Every piece of speculation about the future I've ever encountered broadly pattern-matches into one of four genres: forecasting, prophecy, literary works of fiction, and rants. Age of Em doesn't autocomplete into any of these, and I think both my irritation and fascination with it come from the same source -- the audacity of creating an entirely new genre of futurism.
Here are rough properties of the existing four genres:
- Forescasting - narrow subject matter, falsifiable details that are hard to vary/argue (e.g. meteorology, betting markets, etc.)
- Prophecy - narrow subject matter, semi-falsifiable details that are easy to vary/argue (e.g. cults, cold reading, etc.)
- Literary works of fiction - broad subject matter, details range from easy to vary/argue to very hard. No pretense of correctness.
- Rants - your opinionated uncle who had one too many to drink on Thanksgiving. Narrow subject matter, details that are easy to argue/vary.
Now, Age of Em doesn't neatly fit into any of these, and borrows characteristics from most of these. It's an entirely new genre altogether!
It's written as a forecast, complete with detail, scientific references, and allegedly narrow subject matter ("I'll just analyze one technology"), but bites off an enormously broad subject.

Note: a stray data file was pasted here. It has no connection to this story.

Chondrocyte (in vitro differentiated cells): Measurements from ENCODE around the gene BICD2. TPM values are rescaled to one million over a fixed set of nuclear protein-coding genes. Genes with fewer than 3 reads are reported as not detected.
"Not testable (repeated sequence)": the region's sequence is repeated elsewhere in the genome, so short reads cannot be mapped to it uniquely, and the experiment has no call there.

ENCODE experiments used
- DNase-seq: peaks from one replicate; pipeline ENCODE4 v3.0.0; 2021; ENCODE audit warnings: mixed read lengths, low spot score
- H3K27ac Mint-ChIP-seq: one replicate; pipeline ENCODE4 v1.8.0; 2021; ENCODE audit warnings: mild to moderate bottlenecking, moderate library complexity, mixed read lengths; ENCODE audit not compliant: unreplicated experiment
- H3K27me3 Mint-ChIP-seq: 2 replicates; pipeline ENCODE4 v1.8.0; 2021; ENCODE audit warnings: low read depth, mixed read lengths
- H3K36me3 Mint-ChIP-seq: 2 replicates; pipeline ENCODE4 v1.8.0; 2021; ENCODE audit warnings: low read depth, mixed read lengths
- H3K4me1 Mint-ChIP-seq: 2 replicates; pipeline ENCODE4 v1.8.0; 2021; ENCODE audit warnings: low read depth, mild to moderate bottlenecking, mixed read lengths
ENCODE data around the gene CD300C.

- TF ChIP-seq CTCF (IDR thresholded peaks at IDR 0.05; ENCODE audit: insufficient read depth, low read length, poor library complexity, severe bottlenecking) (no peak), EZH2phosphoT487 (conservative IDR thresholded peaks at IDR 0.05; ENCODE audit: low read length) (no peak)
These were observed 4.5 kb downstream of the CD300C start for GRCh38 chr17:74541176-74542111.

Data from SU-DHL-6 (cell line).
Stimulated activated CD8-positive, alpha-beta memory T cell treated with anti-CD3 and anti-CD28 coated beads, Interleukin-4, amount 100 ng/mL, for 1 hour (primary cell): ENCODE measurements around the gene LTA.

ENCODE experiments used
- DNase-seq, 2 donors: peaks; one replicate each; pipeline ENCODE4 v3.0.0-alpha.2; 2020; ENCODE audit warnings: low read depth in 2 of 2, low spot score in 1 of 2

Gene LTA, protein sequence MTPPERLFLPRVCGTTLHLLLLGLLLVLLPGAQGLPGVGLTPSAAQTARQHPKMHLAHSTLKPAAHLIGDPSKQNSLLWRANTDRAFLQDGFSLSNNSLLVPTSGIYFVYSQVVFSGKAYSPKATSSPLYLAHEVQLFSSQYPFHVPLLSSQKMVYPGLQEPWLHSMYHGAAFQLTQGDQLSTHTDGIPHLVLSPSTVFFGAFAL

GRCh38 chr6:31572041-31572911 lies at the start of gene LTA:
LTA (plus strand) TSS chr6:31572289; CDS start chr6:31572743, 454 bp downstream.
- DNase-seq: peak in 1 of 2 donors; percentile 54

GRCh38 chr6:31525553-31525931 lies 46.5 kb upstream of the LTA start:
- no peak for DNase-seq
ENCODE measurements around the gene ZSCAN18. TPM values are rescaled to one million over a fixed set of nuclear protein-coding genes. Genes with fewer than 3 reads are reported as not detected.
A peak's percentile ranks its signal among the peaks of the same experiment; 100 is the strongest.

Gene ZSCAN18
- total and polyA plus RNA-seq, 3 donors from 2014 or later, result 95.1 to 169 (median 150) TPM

The details seem hard to vary, but it freely mixes extraordinarily well established science (e.g. competitive equilibrium) with bleeding edge studies of small sample sizes with little to no replication (e.g. the perils of overlay occlusion in AR environments).
Various sections (paragraphs, sentences) should have completely different degrees of confidence, but the tone implies roughly equal confidence for all predictions. Everything is written with the trappings of science, but the contents jump freely between science and prophecy without any disclaimers of epistemic status. The author should apply an enormous attennuation factor to his predictions, but he never mentions it explicitly.
I think if I were to reorganize the book, I'd structure it along the axis of degree of confidence (from higher to lower), and apply liberal disclaimers along the way. Start with well-established science and cover broad srokes that are hard to vary. Then gradually move into more bleeding edge studies, and add progressively more detail along with escalating disclaimers. I think it would make the book easier to digest, would remove the irritation factor, and would make it easier to learn from (it's always easier to learn big ideas and then fill in the details instead of mixing the two).
Interspersing broad predictions that are backed by well-established science and are hard to vary with very specific details backed by bleeding edge studies makes the author seem arrogant, but it's a small price to pay for an otherwise materpiece of futurism.
TL;DR: five stars, will recommend to everyone. Thanks for writing it!